Butler, Rosemary (11 of 14). National Life Story Collection: Artists' Lives.

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  • Recording locations

    Interviewee's home, Hertfordshire

  • Interviewees

    Butler, Rosemary, 1930- (speaker, female)

  • Interviewers

    Whiteley, Gillian (speaker, female)

  • Abstract

    Rosemary and T. B. X-ray van in car park and sent to hospital. 6 months hospital. Midhurst or Harefield Hospital were options. 2nd opinion from University College - and went to isolation hospital in Devonshire Street. Children had to be tested but were OK. Within 3 days, Rosemary was in hospital - every Sunday Reg drove children to hospital to wave to her as they weren't allowed in. Recovered after huge amount of medication, injections. Children had to have prophylactic medicine too. Creon resisted but was persuaded eventually. Hospital location. Rosemary's father had died of T.B. The release from hospital. Support from Reg and Jo. At time, Reg was making a sculpture of a large figure diving but couldn't concentrate. Valsuani casts - fabulous quality. Around 1966-67, Reg was surrounded by dark bronzes - small figures. One had been enlarged and was in white plaster and he painted it down and then realised that it might be turning point. Wanted to work in a different way. Impact of New Generation work - Reg knew sculptors and brought them in to Slade to be tutors. Respected their work but he was never an abstract sculptor. Not insects - related to human figure. Important turning point - this dark bronze period - Reg wanted to break away from the dark figures. Large bending girl of 1968 was first of new work - startling change from all previous work. Relate to Figure in Space. Plinth not apt as would have looked sadistic and so stood the figures on cushions. Very innovative for time. Showed them in America - but never shown in England until Tate rerospective in 1980s. Children never went into studio for a year while he made them. Bending Girl set up in studio - did it from a small maquette. Then, started to dismantle it, arms sawn off and moved around. From being head looking down, it became head looking up - relates to Hatfield and aircraft going over. Bases important - abnadoned the three-pronged idea. All bases were made of bronze, painted. Balance important. Rosemary worked on all figures - only perosn ever to work on them. All figures started as plaster-casts. Then they had them cast in polyester resin as lighter. Horrible material - studio full of dust. No extraction. Only 4 years after Rosemary had T.B. Lots of sawing of bits, then painted them with car paints - more fumes. Reg obsessive worker, never stopped. All experimental. Huge sculptures. Grinders. The large painted bronzes. Enormous amount of work went into each one - very detailed. When they were casting them for Pierre Matisse - they scotch-taped cushion-bases and painted them and daughter helped. Took days just to do cushion-bases. Body parts painted and rubbed down repeatedly to get smooth surface. Collected red mud from Exeter - side of road. More paint. Endless processes. All sculptures were different. Could never be done again. In total, 2 large bending figures - original cast and then Reg sent one to an open-air exhibition in Japan and won prize of £8000 and one went to Pierre Matisse. New York critics - some found them pornographic, obscene. Detail - eyes. Hair - Rosemary did this, skulls separate, each skull drilled and tufts of real hair were put in. Went to great lengths to get right hair - used Asian hair in strands. Meticulous work. Experimented with colours for bases but settled on grey/greenish stripes.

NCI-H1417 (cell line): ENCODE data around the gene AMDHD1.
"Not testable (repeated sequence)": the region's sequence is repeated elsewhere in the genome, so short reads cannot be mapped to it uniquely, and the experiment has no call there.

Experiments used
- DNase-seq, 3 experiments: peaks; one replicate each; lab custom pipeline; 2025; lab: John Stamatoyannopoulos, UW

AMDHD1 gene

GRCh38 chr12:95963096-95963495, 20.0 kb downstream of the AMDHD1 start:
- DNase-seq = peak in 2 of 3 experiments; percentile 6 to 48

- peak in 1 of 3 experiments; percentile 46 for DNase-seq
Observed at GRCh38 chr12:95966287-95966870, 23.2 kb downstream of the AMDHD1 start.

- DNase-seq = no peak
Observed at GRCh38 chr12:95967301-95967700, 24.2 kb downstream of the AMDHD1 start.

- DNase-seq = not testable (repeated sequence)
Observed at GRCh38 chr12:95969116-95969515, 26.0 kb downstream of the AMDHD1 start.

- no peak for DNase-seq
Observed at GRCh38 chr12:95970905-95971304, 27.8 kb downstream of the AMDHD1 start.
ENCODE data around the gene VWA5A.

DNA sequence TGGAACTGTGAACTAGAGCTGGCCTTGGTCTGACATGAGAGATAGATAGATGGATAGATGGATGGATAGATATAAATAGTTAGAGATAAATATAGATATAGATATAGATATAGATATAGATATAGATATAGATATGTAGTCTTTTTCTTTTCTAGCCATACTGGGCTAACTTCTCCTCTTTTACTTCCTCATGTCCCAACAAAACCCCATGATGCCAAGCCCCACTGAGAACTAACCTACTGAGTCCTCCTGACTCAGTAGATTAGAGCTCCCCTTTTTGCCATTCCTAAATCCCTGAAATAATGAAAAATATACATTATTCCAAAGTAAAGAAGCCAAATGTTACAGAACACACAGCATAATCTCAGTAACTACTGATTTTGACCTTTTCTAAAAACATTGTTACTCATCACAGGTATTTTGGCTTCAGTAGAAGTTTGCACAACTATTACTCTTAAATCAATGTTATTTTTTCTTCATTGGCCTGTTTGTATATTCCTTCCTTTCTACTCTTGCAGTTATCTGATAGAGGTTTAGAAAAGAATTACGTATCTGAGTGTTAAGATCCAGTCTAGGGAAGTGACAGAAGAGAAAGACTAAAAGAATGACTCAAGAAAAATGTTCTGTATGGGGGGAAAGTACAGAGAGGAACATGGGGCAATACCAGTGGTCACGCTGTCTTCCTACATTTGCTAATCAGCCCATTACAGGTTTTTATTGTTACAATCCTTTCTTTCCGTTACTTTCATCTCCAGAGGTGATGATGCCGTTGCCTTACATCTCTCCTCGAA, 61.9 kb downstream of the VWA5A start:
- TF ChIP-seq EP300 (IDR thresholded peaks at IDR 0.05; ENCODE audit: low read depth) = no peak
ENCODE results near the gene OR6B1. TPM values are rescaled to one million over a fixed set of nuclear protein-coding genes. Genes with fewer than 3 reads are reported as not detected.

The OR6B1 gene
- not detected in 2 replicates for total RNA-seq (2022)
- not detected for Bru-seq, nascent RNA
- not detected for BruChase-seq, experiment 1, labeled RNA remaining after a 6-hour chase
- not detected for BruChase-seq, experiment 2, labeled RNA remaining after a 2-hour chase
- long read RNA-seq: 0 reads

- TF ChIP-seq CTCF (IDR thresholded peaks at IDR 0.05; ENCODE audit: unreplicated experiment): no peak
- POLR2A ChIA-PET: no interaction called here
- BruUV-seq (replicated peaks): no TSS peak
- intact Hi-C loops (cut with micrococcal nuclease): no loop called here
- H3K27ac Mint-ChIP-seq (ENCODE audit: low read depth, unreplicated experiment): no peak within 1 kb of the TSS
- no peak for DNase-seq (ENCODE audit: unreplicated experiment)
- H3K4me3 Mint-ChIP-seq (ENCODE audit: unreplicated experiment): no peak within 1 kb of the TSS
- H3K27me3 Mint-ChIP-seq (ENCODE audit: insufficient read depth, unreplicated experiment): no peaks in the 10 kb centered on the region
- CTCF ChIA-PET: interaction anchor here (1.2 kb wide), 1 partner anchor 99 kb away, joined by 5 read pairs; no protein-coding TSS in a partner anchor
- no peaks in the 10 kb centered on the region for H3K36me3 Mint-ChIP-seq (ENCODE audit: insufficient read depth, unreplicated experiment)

• Description

    Rosemary Butler is the wife of the late sculptor, Reg Butler (1913-1981). Over the course of this interview, she discusses Reg Butler's life and work.

  • Related transcripts

    Rosemary Butler interviewed by Gillian Whiteley: full transcript of the interview

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